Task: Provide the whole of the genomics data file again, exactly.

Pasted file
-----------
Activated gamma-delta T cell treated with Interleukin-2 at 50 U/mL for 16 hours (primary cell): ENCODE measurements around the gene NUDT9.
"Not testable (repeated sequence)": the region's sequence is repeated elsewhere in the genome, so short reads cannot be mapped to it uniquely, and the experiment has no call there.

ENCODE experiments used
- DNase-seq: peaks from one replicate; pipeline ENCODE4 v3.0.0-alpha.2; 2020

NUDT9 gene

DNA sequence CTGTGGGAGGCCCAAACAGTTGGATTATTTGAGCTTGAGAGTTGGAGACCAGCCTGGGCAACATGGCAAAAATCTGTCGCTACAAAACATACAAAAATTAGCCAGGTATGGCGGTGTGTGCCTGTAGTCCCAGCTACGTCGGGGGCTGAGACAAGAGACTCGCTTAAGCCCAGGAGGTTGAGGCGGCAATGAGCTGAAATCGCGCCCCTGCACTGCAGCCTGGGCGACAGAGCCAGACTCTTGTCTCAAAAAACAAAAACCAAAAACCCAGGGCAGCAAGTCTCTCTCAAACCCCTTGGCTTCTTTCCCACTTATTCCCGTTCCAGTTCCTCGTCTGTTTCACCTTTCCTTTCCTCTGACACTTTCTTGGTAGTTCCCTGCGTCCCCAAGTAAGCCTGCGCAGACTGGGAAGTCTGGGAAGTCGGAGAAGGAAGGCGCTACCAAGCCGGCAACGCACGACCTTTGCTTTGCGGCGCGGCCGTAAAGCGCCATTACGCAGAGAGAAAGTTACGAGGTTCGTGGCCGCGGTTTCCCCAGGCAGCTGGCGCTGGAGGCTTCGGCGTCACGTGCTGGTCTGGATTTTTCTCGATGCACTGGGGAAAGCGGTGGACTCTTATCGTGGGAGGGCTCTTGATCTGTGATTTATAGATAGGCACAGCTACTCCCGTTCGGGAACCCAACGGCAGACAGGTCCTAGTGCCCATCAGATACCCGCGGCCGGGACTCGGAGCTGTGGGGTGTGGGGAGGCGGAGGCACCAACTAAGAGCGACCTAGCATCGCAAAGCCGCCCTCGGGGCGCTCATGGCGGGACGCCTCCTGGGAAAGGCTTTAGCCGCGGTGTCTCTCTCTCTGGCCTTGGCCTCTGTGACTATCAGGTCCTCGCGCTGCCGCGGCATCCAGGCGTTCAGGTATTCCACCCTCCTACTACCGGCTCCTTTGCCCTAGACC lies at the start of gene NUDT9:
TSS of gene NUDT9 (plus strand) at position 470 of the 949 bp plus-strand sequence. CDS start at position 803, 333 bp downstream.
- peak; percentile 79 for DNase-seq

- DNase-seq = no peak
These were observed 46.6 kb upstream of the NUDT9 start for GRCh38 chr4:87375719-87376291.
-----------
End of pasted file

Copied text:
Activated gamma-delta T cell treated with Interleukin-2 at 50 U/mL for 16 hours (primary cell): ENCODE measurements around the gene NUDT9.
"Not testable (repeated sequence)": the region's sequence is repeated elsewhere in the genome, so short reads cannot be mapped to it uniquely, and the experiment has no call there.

ENCODE experiments used
- DNase-seq: peaks from one replicate; pipeline ENCODE4 v3.0.0-alpha.2; 2020

NUDT9 gene

DNA sequence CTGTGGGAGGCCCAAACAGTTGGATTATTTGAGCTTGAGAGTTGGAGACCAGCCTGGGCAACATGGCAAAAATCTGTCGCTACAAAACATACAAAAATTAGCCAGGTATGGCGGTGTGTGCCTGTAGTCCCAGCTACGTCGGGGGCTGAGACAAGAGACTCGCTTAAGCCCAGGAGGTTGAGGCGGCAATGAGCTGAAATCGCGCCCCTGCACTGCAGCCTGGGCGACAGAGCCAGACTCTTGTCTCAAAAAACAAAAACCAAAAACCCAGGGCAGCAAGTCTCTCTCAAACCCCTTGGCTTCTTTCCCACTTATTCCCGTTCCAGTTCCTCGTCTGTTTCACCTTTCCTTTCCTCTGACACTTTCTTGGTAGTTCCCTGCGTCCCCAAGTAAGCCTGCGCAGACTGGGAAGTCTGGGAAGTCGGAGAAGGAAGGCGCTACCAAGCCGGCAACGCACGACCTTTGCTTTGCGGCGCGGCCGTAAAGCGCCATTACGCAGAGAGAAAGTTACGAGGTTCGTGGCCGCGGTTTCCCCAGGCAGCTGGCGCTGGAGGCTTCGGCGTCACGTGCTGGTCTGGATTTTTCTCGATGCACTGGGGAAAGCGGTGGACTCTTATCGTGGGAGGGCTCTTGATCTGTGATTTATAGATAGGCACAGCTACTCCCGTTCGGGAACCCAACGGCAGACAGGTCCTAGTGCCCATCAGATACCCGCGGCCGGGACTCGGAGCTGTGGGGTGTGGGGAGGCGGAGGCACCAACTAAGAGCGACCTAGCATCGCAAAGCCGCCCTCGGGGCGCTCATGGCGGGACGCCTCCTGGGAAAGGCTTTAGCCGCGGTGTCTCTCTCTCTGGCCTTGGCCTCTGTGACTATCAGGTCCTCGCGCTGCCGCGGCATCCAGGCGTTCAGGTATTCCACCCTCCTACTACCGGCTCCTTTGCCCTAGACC lies at the start of gene NUDT9:
TSS of gene NUDT9 (plus strand) at position 470 of the 949 bp plus-strand sequence. CDS start at position 803, 333 bp downstream.
- peak; percentile 79 for DNase-seq

- DNase-seq = no peak
These were observed 46.6 kb upstream of the NUDT9 start for GRCh38 chr4:87375719-87376291.